I suspect that Israel under the Roman occupation, as it was 2000 years ago, would have not been a great place to have a baby. The Jewish people, living under Roman rule, were on the verge of an uprising, caused in part by the imposition of the census by Quirinius. There was social and political unrest, economic uncertainty, and Israel’s future was precarious. They had already lived through several invasions by foreign powers, they had no God-appointed king of their own, and their religious institution––the Temple in Jerusalem––was run by priests co-opted by Rome. True, there was peace––the great Pax Romana––instituted by Caesar Augustus, but it was the kind of peace that comes from having soldiers on every corner. The Roman Peace was a peace imposed from the outside, not a peace that stems from within.
So why on earth would Mary have said yes to having a baby under these conditions? More to the point, why on earth would God have decided to come as a baby under these conditions? God could very well have brought salvation and healing to the world through other means. Incarnation, becoming embodied, taking on human flesh and its vulnerability to suffering, its mortality, its limitedness––these are conditions that are totally foreign to the impassible, immortal, unlimited divine. So why would God choose that the Son be born into this human world, into these “foreign” conditions?
Why does anybody choose to have a baby in a foreign place? Many of us don’t have to struggle with the decision of whether to have a baby in another country, away from where we ourselves were born. Most people in the world don’t actually get a choice about whether or not to even have children. At the same time, for those privileged few that do, it’s still not an easy decision. We like to talk about “anchor babies” as if the people having those babies are out to swindle the country or to take advantage of “the system,” but I doubt that deciding to have a baby outside of one’s own country is made quite so callously as that. To have a baby is to have a part of yourself out in the world, and to have a baby in a foreign country, is to have your baby––this living, breathing extension of yourself, of your body and, more importantly, your heart––in a place and among people who might not treasure your baby the way you do. Their values and their customs and priorities will be different. It’s likely they won’t want what’s best for your baby. To bring the embodiment of one’s own hopes and dreams into a world that might not get it, that might even reject it, is not something anyone does lightly.
Having a baby is a commitment to bringing a new life into the world. When the baby is born in a foreign country, it’s also a commitment to that country. It might sound odd to say, but an anchor baby is a symbol of faith. Particularly, it’s a symbol of faith in the goodness of this strange and foreign country. When we get to choose to have babies, as Mary did, as God did, we choose to have them in places that feel safe, that we can trust. Countries with which we are willing to have some kind of long-term commitment. We believe in the place where our baby is to be born, we believe it is worth having a baby in, we believe in some kind of goodness in that place, in its people. It is actually a compliment to a country when people want to have anchor babies there. It means that they see good in us.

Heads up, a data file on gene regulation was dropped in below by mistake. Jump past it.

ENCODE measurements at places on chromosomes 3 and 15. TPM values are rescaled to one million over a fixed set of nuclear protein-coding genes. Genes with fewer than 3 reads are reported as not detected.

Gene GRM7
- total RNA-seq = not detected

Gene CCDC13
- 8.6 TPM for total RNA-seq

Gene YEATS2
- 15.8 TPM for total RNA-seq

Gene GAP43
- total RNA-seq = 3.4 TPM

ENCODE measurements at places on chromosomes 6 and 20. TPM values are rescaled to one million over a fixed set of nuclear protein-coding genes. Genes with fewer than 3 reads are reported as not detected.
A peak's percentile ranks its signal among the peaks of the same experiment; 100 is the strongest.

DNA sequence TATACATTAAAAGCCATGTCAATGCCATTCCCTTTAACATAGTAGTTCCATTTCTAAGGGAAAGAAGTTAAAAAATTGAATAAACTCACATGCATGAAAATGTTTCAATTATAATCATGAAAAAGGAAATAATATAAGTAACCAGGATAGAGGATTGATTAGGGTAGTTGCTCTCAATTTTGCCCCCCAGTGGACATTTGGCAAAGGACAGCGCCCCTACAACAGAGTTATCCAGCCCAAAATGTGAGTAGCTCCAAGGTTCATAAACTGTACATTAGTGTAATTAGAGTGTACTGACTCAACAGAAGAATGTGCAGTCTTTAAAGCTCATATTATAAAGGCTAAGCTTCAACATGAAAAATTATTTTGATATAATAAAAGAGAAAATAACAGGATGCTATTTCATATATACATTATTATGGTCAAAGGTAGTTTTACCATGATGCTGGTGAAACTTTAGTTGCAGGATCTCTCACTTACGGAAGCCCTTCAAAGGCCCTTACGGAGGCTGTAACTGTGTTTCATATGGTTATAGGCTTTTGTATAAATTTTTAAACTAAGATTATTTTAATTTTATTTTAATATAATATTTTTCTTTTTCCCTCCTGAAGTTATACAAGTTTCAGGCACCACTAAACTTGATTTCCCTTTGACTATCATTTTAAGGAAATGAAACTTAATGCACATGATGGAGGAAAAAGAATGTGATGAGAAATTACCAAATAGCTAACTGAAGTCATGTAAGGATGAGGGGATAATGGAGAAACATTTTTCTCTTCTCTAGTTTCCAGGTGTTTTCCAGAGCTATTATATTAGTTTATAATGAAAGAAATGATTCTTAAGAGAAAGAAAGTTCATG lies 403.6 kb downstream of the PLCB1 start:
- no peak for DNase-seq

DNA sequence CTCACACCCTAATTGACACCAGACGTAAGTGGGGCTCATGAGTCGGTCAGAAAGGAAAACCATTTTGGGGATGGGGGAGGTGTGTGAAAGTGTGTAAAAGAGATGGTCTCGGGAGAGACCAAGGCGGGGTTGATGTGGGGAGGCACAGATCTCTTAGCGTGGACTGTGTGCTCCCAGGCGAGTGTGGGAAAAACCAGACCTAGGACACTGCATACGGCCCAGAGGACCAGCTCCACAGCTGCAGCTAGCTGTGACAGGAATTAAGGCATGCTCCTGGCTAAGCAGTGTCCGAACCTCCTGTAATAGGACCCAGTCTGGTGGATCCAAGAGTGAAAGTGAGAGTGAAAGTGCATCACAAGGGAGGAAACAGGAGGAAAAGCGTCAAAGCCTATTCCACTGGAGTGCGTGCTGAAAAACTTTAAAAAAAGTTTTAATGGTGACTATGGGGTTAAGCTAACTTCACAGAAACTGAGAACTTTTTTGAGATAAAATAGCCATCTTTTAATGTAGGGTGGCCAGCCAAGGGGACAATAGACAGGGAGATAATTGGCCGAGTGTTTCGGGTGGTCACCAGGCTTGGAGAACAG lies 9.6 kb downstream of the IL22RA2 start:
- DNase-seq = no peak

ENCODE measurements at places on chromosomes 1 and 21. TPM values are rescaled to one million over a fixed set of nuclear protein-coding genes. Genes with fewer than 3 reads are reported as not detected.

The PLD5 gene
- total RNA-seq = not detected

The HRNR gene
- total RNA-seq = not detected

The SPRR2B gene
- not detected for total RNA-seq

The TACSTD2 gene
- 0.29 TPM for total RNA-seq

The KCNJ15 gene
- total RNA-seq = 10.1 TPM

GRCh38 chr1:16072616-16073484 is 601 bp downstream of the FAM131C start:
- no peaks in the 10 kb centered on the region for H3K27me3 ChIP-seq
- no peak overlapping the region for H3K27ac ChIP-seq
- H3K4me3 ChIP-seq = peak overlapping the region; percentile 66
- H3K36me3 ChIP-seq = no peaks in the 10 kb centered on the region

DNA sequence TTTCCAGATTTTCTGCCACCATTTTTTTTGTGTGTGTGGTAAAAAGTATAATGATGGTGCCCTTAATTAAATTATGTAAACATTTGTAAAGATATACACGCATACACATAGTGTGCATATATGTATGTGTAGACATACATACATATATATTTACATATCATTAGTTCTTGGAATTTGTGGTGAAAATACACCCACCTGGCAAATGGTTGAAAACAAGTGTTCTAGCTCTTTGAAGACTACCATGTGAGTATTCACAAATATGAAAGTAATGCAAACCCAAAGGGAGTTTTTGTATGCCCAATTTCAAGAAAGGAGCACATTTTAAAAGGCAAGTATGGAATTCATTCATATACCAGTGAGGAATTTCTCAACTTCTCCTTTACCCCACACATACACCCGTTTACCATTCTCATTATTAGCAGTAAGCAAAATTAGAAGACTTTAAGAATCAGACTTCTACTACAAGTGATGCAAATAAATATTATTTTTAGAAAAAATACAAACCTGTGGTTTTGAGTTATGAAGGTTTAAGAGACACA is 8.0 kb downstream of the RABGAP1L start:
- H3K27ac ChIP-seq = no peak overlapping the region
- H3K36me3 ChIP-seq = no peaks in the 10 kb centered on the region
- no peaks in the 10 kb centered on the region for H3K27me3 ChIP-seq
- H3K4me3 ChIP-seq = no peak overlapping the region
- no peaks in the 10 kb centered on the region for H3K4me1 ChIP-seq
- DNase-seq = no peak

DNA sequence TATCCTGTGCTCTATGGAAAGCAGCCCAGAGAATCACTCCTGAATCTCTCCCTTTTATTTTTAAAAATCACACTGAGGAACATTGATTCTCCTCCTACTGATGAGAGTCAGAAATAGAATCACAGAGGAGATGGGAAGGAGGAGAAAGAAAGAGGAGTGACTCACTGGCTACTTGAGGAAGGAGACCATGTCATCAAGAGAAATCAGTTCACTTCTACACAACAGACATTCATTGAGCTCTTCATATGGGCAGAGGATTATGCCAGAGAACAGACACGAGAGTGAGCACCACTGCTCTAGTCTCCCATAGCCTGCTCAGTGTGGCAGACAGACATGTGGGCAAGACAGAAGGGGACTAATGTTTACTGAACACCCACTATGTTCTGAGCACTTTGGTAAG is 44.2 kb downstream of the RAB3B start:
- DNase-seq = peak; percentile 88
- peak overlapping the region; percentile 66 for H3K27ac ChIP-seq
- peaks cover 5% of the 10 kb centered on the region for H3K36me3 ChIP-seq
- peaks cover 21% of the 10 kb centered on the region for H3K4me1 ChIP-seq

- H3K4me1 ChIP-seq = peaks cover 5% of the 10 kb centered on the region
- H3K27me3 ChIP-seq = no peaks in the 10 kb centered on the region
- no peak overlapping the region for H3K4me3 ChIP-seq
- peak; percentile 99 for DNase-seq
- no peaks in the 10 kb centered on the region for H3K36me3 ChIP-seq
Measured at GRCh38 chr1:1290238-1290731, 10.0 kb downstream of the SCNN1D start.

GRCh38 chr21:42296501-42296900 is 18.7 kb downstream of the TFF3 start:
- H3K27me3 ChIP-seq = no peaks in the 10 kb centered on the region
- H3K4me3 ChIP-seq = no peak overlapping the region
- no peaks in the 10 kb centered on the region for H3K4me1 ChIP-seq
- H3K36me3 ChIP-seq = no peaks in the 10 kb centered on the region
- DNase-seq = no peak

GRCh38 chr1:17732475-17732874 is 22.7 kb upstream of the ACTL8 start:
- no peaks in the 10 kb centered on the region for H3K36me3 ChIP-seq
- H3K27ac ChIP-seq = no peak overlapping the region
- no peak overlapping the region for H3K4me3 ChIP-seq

Jesus is God’s anchor baby. Something of a provocative statement, to be sure, but one that I think is Good News. The Christmas message is about the birth of the Son of God, the Word of God, the embodiment of God, into a foreign place. It is about the divine being born in human form, into this human world. It is about God choosing to make a future among us. There is nothing more foreign to the divine than this world. And yet God chooses this as the place to be born. God chooses humankind as the community into which Christ will be born. God chooses us to receive God’s anchor baby.
In sending the Son, God’s own body and God’s own heart, into this world, God is making a commitment to building a future with us. God is showing us that we are worthy of hosting the divine presence. So many of our Christmas hymns say that God sent Jesus to us because the world is a gloomy place, and we are dreary people. And it’s true, the world at times can be a very dark place, but we are not worthless. We cannot be worthless because we are God’s own creation, made in the image of God, created with the light. And because God sees in us whom God created us to be, God sends Christ into our midst, as a sign of hope and faithfulness. Faith in us. Faith that we are still, deep inside, who we were made to be at Creation - people created with God’s light, people whom God, on the sixth day, called “very good.” People worthy of receiving God.
Yes, the world could be a better place. Israel during the Roman occupation two thousands years ago could have been a better place. But the world, and we, are not irredeemably awful. God has chosen us. God has chosen this world as the home in which to be born as a baby, to dwell with us. God has made a long-term, eternal commitment to us, to being with us, to being in our world.
Jesus is God’s anchor baby; God’s choice is to be with you. No matter how worthless the world––or your heart––might feel, no matter what midnight of the soul you might be experiencing tonight or in the weeks or months to come, remember the Good New of this night: God has faith in your worth, God sees you as “very good.” God is committed to being with you––forever––because God sees in you the light of Creation, the light of Christ, and God believes in you. God is “pleased to dwell” with you and has chosen you to receive Christ, the most wonderful of all gifts, and for this we say, thanks be to God. Amen.